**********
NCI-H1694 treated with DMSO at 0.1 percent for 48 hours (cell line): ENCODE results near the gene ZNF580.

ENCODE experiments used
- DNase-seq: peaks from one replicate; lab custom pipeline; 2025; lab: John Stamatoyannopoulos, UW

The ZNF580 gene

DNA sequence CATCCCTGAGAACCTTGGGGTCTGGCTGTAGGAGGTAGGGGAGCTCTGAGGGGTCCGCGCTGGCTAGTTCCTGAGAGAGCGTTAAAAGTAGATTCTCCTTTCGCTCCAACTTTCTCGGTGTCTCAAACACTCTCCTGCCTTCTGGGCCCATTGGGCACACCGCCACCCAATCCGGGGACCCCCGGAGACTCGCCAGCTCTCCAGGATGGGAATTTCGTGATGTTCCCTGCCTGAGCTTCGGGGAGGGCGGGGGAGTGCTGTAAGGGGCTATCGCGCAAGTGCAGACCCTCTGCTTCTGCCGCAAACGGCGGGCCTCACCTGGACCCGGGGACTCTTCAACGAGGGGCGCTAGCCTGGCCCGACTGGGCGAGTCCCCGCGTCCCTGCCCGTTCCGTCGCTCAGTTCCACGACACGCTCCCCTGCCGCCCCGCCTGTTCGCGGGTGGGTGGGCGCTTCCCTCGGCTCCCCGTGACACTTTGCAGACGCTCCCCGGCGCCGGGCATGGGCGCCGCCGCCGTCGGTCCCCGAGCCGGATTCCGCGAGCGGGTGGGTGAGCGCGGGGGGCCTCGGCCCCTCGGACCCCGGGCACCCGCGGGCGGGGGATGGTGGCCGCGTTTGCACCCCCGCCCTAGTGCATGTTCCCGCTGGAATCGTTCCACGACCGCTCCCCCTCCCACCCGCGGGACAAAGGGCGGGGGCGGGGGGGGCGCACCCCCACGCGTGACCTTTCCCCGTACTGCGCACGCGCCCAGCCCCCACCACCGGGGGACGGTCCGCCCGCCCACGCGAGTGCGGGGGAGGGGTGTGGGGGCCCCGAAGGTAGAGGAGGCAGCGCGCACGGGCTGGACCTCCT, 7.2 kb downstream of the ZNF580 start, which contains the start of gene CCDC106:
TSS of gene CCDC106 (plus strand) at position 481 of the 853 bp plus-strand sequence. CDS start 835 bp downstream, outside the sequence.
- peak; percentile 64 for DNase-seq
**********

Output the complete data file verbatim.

NCI-H1694 treated with DMSO at 0.1 percent for 48 hours (cell line): ENCODE results near the gene ZNF580.

ENCODE experiments used
- DNase-seq: peaks from one replicate; lab custom pipeline; 2025; lab: John Stamatoyannopoulos, UW

The ZNF580 gene

DNA sequence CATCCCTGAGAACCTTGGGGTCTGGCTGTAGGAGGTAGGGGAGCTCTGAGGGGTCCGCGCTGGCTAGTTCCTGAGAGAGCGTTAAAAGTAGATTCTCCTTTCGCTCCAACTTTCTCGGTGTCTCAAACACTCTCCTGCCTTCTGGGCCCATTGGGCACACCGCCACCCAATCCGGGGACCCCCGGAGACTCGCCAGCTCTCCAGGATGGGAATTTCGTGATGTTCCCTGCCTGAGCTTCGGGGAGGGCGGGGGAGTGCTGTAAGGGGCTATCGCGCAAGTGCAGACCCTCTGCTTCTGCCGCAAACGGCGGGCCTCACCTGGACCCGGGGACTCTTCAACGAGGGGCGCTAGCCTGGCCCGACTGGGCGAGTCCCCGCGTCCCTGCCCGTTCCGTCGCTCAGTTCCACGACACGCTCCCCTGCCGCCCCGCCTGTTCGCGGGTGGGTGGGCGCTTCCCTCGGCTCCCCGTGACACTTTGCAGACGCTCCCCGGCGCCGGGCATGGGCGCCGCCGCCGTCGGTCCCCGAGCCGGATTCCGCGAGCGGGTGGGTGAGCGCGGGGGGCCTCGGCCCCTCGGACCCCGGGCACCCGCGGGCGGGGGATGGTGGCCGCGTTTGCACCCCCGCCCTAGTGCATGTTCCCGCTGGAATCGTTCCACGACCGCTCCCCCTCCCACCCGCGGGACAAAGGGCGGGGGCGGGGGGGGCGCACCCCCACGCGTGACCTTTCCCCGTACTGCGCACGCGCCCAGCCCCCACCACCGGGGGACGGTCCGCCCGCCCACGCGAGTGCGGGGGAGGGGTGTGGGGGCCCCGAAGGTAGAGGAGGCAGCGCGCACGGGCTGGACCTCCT, 7.2 kb downstream of the ZNF580 start, which contains the start of gene CCDC106:
TSS of gene CCDC106 (plus strand) at position 481 of the 853 bp plus-strand sequence. CDS start 835 bp downstream, outside the sequence.
- peak; percentile 64 for DNase-seq